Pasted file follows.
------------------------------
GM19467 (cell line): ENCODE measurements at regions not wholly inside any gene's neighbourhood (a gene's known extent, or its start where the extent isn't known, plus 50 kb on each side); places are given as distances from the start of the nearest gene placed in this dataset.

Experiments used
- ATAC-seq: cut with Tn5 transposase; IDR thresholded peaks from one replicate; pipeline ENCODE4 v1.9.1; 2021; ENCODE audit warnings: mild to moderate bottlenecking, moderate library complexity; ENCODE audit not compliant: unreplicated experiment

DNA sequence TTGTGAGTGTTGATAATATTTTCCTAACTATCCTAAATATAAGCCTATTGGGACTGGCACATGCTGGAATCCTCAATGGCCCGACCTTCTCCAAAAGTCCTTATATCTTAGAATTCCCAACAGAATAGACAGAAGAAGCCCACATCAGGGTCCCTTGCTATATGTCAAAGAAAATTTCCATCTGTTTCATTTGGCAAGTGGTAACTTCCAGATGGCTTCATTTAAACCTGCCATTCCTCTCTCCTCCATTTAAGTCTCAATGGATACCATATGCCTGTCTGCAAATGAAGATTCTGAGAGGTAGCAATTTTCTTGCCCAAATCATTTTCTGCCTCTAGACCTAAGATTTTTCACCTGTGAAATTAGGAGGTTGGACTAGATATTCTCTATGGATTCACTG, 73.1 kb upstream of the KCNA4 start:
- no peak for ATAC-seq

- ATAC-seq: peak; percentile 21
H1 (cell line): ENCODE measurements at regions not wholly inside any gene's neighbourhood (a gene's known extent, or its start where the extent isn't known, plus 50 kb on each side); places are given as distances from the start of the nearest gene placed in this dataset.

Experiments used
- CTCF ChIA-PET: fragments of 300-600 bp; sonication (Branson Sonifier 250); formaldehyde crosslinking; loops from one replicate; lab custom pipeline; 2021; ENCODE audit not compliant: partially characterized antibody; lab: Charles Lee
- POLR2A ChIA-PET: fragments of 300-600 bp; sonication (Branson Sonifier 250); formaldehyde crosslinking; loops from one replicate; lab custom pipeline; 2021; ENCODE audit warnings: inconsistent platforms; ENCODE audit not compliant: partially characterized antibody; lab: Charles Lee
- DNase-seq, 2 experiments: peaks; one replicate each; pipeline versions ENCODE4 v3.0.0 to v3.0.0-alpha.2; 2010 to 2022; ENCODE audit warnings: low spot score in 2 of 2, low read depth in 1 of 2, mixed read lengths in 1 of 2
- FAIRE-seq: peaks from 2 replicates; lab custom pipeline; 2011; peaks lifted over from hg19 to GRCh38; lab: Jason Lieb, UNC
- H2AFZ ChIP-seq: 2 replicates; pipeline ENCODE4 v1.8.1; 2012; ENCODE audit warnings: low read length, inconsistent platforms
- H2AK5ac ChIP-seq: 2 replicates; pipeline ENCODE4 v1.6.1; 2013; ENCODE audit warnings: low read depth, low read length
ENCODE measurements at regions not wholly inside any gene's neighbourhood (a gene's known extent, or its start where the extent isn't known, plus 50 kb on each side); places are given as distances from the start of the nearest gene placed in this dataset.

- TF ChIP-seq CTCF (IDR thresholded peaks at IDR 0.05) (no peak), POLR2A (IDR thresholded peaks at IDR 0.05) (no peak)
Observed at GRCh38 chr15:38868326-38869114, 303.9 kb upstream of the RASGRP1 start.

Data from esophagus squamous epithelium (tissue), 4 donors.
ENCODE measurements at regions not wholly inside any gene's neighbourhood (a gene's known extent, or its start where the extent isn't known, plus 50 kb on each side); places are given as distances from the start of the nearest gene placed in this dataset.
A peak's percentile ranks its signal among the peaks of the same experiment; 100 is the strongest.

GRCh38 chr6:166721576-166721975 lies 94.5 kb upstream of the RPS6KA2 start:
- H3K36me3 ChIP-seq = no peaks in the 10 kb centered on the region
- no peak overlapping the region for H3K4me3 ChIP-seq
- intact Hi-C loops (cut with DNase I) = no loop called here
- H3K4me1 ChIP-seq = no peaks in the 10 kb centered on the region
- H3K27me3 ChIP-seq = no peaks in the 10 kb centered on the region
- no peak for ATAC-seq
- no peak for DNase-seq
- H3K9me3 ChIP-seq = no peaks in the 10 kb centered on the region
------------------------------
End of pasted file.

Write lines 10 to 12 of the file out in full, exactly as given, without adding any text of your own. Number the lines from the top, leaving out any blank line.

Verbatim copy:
- POLR2A ChIA-PET: fragments of 300-600 bp; sonication (Branson Sonifier 250); formaldehyde crosslinking; loops from one replicate; lab custom pipeline; 2021; ENCODE audit warnings: inconsistent platforms; ENCODE audit not compliant: partially characterized antibody; lab: Charles Lee
- DNase-seq, 2 experiments: peaks; one replicate each; pipeline versions ENCODE4 v3.0.0 to v3.0.0-alpha.2; 2010 to 2022; ENCODE audit warnings: low spot score in 2 of 2, low read depth in 1 of 2, mixed read lengths in 1 of 2
- FAIRE-seq: peaks from 2 replicates; lab custom pipeline; 2011; peaks lifted over from hg19 to GRCh38; lab: Jason Lieb, UNC